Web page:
What is a sole trader?
A sole trader business, sometime known as being self-employed, is the simplest type of business to set up and run. A sole trader is defined by the fact that one person is solely responsible for the business
Pros and Cons of operating as a sole trader
The business will be set up under your name and you are entitled to keep all of the profits.
However this means you are also responsible for the tax owed, along with any debts incurred by the business. In essence, as a sole trader, you are the business.
Cheap and simple to operate
You don't have to worry about salary and dividends
You don't have to deal with Companies House, only HMRC
Easy to set up and close down
You are personally liable for the debts of the business
If your profits are over £20,000 it can be less tax efficient
Customers, suppliers and competitors will see you as a small business
Registering as a sole trader
If you decide to start working for yourself, you must inform HMRC of your decision, regardless of whether you already complete a Self Assessment tax return.
It is best to register with HMRC as soon as you start trading. The latest you can register is by the 5th October in your business' second tax year.
HMRC can issue penalties for late registration, so it's in your best interests to do this on time!
Registering with HMRC is very straight forward, you simply need to complete a CWF1 form, which can be found by clicking here.
What is a UTR number?
A Unique Tax Reference (UTR) is a reference number assigned by HMRC to identify you as a tax payer.
You should quote this number whenever you correspond with HMRC.
If you register as self-employer, HMRC will ussue your UTR number automatically, usually within 28 days.
What is the tax year?
Key dates for Self Assessment Tax returns
5th October - Registering for Self Assessment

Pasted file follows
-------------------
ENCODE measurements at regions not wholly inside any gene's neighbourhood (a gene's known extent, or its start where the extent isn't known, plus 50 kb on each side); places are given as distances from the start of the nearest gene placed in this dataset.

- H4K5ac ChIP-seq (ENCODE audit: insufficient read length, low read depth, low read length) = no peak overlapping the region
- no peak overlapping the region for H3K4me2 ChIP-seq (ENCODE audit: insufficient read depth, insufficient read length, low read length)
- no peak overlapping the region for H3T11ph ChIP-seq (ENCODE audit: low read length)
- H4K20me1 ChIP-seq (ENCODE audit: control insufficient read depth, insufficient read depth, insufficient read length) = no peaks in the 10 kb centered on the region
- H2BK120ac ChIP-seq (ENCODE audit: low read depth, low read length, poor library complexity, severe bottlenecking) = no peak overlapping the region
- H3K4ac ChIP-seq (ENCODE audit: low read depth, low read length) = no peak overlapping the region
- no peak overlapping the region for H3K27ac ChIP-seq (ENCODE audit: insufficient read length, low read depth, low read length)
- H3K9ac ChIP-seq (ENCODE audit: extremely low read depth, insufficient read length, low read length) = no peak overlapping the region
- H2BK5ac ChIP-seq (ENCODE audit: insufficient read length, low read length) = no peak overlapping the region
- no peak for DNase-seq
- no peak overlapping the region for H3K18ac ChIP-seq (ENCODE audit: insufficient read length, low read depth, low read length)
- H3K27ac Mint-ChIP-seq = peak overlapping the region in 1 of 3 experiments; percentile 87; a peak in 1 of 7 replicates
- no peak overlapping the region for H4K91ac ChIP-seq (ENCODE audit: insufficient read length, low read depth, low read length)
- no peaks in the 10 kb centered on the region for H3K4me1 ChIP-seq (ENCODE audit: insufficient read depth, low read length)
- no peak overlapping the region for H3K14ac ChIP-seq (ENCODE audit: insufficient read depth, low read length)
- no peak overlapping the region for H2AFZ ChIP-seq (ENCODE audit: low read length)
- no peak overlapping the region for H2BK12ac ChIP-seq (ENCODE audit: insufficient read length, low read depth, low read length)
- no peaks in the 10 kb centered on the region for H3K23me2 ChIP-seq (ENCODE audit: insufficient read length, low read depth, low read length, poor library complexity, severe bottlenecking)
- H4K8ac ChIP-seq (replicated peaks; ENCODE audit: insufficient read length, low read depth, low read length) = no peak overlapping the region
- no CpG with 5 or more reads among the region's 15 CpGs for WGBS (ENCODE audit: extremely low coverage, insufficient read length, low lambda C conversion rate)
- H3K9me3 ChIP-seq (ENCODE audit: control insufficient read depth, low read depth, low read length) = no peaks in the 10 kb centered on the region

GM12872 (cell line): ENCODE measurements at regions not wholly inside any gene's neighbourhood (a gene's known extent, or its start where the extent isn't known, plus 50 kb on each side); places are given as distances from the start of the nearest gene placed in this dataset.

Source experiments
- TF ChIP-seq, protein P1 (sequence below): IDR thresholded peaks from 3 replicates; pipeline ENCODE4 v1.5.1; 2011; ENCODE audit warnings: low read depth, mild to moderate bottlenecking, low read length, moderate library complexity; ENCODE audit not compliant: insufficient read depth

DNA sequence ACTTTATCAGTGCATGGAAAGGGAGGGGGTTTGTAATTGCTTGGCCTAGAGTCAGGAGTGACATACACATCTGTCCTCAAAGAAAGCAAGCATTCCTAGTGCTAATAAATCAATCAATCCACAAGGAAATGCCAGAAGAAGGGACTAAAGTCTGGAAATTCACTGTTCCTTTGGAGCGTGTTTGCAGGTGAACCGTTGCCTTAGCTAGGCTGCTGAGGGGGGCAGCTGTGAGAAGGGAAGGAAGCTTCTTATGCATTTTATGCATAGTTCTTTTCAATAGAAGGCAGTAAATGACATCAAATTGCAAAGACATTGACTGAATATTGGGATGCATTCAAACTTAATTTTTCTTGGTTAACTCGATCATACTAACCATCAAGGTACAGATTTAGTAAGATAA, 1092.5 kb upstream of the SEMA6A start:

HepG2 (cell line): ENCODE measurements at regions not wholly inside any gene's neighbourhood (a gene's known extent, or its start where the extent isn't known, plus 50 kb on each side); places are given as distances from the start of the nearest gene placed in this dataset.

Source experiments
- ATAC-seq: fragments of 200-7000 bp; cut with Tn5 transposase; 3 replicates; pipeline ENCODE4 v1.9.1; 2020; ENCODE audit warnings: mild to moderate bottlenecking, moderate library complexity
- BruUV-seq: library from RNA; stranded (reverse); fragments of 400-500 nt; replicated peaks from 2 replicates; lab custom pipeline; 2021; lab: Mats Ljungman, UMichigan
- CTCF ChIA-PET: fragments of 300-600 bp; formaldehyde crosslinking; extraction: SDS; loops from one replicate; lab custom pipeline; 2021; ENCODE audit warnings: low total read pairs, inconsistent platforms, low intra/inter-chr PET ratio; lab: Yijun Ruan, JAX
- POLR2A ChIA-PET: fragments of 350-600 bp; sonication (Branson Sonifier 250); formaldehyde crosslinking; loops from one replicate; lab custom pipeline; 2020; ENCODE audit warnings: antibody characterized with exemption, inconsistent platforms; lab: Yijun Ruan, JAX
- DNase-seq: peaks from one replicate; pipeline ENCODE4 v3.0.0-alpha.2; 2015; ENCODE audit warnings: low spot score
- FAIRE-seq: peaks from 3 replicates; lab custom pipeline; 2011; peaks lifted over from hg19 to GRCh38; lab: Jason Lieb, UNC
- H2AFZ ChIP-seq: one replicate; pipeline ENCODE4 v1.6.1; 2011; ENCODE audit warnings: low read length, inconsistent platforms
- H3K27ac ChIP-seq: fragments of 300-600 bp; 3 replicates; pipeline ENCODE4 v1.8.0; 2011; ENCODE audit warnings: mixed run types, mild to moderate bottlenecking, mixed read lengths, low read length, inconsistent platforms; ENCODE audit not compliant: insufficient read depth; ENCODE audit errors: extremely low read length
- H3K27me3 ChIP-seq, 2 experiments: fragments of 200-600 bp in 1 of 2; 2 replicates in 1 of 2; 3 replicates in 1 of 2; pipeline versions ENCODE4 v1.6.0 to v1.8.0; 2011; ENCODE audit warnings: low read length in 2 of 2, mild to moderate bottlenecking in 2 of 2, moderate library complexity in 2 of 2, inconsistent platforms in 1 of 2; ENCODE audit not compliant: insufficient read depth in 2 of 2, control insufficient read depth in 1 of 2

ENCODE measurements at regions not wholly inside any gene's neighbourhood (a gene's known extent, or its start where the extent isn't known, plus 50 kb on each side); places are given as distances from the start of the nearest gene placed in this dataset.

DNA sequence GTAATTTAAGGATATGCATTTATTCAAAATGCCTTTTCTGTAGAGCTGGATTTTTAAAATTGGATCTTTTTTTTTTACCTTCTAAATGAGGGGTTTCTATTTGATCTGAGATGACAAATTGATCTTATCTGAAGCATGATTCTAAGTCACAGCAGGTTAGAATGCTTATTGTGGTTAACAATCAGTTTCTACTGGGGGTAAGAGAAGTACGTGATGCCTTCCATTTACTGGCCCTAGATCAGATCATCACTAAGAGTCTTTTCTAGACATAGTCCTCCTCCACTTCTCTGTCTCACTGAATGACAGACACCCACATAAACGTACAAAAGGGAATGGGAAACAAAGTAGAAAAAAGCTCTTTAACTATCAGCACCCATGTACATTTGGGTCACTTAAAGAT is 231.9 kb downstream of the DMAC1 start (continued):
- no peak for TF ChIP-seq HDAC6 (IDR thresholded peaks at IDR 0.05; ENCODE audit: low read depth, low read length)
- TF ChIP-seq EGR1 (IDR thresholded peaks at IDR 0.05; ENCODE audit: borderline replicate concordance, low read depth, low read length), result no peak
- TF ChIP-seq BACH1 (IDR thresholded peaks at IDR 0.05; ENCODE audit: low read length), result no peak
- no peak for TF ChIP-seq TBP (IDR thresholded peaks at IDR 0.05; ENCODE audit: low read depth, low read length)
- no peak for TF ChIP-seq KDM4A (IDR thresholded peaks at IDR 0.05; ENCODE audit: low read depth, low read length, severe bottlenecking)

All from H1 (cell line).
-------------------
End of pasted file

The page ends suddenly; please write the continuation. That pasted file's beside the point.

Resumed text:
31st October - Paper Tax Returns
31st January - Online Tax Returns
31st January - Pay all tax owed
31st July - Optional mid-year Payment on Account
Income tax and NI
Every person in the UK is entitled to a tax free allowance.
This is the amount of profit that can be earned before any tax is payable. Over the allowance, the rates are 20% tac, increasing to 40% above another threshold, and 9% national insurance.
Paying your tax bill
Your tax is due before the 31st January, following the tax year end.
If your tax bill is over £1,000, then you must make payments on account. This means that HMRC will collect your tax plus the current year's tax in two payments; one payment before 31st January and the second before 31st July.
Completing your accounts
If we are completing your accounts and accompanying tax returns we follow a simple three step process
Prepare Your Information
Gather together records of your current tax situation, such as your previous years tax returns, details of your income and relevant bank records and receipts
We compile your accounts
After your accounts are completed, they'll be double checked by a senior accountant.
We'll then send them to you to review before we do anything further.
We submit your accounts
Once we've received your approval, we'll submit your accounts and return to HMRC